- Chane Laforet from Baccano!. Yet another subversion, as she is not truly evil.
- Misa Amane from Death Note wears black more than once.
- Utau Hoshina from Shugo Chara! is yet another subversion (moreover, she wears other outfits with other colors as well). She's just a little too willing to do bad things to save Ikuto from his commitment to Easter.
- In Galaxy Express 999, Maetel is a subversion of this trope since she is the kindest, gentlest person around despite wearing that famous black coat. That said, she has destroyed at least one planet and killed any number of people who threatened her or Tetsuro.*
- From the same 'Verse, the merciless Space Pirate Queen Emeraldas is a straight example.
- Both Medusa and Arachne from Soul Eater.
- Haman Karn of Mobile Suit Zeta Gundam and Mobile Suit Gundam ZZ is a scarily competent Mobile Suit pilot and ruthless dictator who almost invariably wears black, though her Qubeley is white (the colour of death in East Asia).
- In Puella Magi Madoka Magica, Homura's magical girl outfit is black and grey. It serves to make her look menacing and suspicious especially combined with her Aloof Dark-Haired Girl demeanor, tendency towards Cryptic Conversation and mysterious powers. Subverted in that she previously was a Shrinking Violet whose mission is saving the main character
- X-Men adversary Selene plays this dead straight. Longtime X-Man Storm? Not so much.
- Madame Hydra from Captain America (with a green tint to it).
- Batman has the modern incarnation of Catwoman, following her traditional green-and-purple look.
- Winnowill in ElfQuest almost always wears black, and her personality fits nicely into this trope. Attractive, but you'd be better off courting a scorpion.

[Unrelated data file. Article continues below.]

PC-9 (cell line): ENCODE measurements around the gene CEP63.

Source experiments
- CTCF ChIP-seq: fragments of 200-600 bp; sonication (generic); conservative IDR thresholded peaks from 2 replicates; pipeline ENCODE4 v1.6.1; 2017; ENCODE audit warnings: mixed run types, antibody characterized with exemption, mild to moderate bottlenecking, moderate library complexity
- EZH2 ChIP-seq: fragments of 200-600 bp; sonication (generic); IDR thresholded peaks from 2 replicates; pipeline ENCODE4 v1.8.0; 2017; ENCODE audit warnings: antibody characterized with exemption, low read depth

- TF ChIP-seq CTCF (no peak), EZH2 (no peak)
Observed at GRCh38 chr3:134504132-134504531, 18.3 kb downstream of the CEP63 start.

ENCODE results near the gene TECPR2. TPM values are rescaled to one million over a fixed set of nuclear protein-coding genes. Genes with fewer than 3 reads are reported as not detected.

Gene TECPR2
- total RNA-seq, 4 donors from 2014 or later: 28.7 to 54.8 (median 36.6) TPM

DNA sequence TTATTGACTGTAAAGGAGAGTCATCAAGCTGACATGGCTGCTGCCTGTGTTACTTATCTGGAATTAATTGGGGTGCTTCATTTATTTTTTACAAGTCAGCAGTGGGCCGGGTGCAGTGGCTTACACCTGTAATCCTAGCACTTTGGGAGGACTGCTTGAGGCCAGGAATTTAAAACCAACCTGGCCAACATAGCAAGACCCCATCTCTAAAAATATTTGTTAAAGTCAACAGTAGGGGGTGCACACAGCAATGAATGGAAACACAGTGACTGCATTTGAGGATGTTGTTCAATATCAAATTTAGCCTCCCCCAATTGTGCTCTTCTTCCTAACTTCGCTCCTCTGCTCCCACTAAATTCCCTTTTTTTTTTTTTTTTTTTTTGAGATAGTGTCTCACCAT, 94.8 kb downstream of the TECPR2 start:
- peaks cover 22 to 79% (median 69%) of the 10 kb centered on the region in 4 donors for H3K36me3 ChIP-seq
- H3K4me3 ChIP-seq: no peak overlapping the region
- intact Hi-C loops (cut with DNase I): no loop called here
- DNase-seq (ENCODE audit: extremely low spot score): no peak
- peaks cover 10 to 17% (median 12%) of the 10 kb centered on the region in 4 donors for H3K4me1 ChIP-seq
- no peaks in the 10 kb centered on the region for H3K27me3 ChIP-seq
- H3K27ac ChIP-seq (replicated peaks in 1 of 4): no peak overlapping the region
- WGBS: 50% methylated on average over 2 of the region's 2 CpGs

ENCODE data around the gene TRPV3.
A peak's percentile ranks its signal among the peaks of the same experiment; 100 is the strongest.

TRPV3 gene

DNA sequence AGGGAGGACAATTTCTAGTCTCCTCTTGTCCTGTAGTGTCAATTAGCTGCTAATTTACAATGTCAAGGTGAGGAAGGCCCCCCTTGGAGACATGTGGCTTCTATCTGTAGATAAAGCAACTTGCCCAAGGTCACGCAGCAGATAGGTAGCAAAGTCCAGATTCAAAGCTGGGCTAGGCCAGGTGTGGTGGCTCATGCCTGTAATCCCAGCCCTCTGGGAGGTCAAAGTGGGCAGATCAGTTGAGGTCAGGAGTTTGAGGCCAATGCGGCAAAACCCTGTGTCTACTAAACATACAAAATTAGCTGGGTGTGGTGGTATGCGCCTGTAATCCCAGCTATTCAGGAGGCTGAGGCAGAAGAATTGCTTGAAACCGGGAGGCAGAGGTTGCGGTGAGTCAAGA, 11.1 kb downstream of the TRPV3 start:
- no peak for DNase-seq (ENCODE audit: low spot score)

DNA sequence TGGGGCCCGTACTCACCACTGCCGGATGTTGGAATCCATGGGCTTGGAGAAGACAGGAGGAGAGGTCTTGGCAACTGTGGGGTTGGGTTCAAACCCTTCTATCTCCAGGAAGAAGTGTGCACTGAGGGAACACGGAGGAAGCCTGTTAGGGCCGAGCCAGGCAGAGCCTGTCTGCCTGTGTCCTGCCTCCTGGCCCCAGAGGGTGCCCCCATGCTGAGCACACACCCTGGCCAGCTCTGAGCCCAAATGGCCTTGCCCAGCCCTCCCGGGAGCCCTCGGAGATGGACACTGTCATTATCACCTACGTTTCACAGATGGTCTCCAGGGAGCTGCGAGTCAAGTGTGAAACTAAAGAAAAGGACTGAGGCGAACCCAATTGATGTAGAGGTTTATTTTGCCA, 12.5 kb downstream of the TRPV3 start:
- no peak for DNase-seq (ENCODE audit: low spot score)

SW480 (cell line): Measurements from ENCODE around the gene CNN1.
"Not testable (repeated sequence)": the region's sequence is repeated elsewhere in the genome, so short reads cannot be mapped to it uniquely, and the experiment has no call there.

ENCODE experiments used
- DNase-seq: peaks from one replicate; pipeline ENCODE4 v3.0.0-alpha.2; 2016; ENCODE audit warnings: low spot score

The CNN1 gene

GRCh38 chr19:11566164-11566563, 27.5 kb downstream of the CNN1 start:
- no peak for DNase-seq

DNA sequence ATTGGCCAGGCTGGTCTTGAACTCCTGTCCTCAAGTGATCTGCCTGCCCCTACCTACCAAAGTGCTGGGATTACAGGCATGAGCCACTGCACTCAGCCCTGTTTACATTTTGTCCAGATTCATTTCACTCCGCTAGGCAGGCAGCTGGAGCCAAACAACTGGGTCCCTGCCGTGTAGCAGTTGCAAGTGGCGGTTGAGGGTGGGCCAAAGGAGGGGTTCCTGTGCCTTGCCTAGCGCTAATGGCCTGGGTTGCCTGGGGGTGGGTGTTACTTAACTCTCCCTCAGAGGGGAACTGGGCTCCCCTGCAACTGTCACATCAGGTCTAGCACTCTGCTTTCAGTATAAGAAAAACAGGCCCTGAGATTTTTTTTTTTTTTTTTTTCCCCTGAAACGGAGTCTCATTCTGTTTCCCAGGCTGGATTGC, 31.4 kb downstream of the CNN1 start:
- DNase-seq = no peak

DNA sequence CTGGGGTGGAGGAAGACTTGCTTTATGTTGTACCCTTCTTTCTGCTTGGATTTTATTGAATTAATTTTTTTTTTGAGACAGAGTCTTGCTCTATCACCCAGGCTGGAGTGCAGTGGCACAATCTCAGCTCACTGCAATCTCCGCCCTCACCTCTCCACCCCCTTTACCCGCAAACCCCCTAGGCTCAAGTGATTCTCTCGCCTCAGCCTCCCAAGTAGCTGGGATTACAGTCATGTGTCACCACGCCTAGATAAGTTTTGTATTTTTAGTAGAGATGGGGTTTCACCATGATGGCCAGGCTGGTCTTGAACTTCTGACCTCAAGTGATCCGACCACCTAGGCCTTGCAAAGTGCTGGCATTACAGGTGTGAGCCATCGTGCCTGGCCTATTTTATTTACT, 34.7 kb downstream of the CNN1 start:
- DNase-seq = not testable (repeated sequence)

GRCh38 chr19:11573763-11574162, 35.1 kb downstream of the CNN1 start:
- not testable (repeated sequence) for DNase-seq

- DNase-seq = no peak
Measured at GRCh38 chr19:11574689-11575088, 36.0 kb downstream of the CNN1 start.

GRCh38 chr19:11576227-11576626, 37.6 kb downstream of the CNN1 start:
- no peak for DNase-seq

- Raven from Teen Titans, although it was initially rendered as blue, and sometimes white.
- Ava Lord in Sin City.
- Death of the Endless in the Sandman series openly subverts this.
- Mary Marvel during Countdown to Final Crisis, after she becomes a Dark Magical Girl via acquiring Black Adam's powers.
Films — Animated
Films — Live-Action
- Michelle Pfeiffer in Batman Returns and Wolf.
- Kim Basinger in The Real McCoy and L.A. Confidential.
- Madame Giry in The Phantom of the Opera.
- Lana Turner in Madame X (1966).
- Anne Parillaud in the original Nikita (1990).
- Sophie Fatale, O-Ren's Dragon from Kill Bill. She wears a black, high-collared jumpsuit thing that the narration says makes her look like "a villain from Star Trek".
- The Rocky Horror Picture Show: Magenta wears a black French Maid uniform and a slightly more revealing black outfit throughout the film. At least, until the end when she and Riff Raff reveal themselves as aliens.
- Black Sunday: Princess Asa Vajda. She wears a long black gown and cape, and seduces and zombifies her victims. Averted with her descendent Princess Katia, who also wears a long black gown and cape but is the innocent heroine.
- Morticia and Wednesday from The Addams Family.
- Mal of Inception is only in black for the opening sequence, but it wholly defines her character as a recurring obstacle to Cobb's extraction work in the rest of the movie.